The shoulder joint is the most frequently dislocated joint of the body. Because it moves in several directions, your shoulder can dislocate forward, backward or downward, completely or partially, though most dislocations occur through the front of the shoulder. In addition, fibrous tissue that joins the bones of your shoulder can be stretched or torn, often complicating the dislocation.
It takes a strong force, such as a sudden blow to your shoulder, to pull the bones out of place. Extreme rotation of your shoulder joint can pop the ball of your upper arm bone out of your shoulder socket. Partial dislocation — in which your upper arm bone is partially in and partially out of your shoulder socket — also may occur.
A dislocated shoulder may be caused by:
Aug. 16, 2014
- Sports injuries. Shoulder dislocation is a common injury in contact sports, such as football and hockey, and in sports that may involve falls, such as downhill skiing, gymnastics and volleyball.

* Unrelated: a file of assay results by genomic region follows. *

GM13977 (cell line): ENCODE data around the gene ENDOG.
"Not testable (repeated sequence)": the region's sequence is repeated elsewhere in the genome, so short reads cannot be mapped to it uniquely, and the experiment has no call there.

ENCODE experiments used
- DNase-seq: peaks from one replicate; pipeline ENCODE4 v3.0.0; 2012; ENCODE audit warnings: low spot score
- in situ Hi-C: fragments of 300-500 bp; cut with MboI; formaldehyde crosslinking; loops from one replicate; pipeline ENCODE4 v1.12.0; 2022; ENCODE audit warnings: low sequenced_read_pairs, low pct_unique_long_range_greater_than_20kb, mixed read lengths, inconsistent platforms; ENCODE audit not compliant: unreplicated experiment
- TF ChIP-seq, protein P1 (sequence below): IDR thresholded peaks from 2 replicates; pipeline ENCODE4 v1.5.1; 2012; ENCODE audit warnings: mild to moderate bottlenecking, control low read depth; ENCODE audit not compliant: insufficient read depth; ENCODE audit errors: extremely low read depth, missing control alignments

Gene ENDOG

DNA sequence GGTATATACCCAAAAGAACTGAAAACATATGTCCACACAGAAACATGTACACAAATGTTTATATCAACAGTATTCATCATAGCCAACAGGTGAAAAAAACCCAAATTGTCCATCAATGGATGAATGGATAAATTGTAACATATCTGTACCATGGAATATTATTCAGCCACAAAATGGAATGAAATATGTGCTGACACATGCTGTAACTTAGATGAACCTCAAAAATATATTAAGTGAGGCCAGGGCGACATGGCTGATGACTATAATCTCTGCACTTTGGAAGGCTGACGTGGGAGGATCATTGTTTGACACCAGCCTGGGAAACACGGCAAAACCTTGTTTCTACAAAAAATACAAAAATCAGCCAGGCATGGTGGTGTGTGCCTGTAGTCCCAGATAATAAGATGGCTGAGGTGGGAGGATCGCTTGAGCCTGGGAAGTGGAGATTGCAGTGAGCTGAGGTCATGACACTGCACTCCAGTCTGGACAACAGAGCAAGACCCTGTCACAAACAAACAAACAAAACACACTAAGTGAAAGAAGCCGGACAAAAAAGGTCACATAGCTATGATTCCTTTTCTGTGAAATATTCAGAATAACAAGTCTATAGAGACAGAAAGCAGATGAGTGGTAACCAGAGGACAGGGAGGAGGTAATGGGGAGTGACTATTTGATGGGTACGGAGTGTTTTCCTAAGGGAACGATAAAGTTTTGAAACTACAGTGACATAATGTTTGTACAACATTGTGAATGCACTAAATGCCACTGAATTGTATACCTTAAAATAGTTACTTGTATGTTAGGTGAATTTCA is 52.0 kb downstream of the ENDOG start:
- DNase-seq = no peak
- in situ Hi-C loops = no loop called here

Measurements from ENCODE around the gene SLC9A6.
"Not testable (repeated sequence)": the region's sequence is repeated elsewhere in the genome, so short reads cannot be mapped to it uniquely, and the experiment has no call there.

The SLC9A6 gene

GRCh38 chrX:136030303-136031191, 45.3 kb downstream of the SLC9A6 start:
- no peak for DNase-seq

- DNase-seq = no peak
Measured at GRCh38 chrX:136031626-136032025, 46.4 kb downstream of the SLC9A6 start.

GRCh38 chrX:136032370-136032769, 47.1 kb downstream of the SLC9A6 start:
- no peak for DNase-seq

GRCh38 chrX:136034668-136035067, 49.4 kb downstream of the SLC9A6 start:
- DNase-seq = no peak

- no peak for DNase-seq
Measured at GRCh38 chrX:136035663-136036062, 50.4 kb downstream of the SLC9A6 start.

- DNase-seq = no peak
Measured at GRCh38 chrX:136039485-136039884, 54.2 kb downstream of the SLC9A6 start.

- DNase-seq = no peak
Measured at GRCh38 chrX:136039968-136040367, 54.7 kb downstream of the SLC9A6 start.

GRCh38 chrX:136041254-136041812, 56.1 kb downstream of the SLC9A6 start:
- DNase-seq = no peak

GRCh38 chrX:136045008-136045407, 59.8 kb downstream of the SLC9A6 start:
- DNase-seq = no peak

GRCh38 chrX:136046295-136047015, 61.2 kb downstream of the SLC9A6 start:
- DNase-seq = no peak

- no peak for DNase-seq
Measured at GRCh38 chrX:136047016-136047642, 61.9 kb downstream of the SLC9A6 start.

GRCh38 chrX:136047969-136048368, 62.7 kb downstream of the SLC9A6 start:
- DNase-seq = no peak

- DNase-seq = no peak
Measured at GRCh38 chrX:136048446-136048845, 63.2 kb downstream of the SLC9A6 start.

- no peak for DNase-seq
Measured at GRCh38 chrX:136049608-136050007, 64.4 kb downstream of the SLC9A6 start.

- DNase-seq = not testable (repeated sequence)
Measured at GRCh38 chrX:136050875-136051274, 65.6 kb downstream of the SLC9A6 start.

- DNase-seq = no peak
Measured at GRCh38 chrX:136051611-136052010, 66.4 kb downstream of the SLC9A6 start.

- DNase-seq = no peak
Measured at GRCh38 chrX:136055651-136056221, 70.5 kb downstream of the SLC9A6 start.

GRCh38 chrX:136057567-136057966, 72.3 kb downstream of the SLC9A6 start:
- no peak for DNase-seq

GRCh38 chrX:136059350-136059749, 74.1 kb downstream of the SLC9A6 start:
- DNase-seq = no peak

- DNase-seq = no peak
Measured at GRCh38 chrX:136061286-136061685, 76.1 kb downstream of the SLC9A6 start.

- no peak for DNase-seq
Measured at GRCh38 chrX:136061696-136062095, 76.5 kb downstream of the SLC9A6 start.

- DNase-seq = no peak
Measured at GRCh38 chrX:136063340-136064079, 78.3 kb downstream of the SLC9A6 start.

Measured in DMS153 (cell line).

- Trauma not related to sports. A hard blow to your shoulder during a motor vehicle accident is a common source of dislocation.
- Falls. You may dislocate your shoulder during a fall, such as from a ladder or from tripping on a loose rug.
- Sherman SC, et al. Shoulder dislocation and reduction. http://www.uptodate.com/home. Accessed June 30, 2014.
- Dislocated shoulder. American Academy of Orthopaedic Surgeons. http://orthoinfo.aaos.org/topic.cfm?topic=a00035. Accessed June 30, 2014.
- Questions and answers about shoulder problems. National Institute of Arthritis and Musculoskeletal and Skin Diseases. http://www.niams.nih.gov/Health_Info/Shoulder_Problems/default.asp. Accessed June 30, 2014.
- Traumatic shoulder dislocation. American Orthopaedic Society for Sports Medicine. http://www.sportsmed.org/Patient/Sports_Tips/AOSSM_Sports_Tips_Sheets/. Accessed June 30, 2014.
- Zacchilli MA, et al. Epidemiology of shoulder dislocations presenting to emergency departments in the United States. The Journal of Bone and Joint Surgery. 2010;92:542.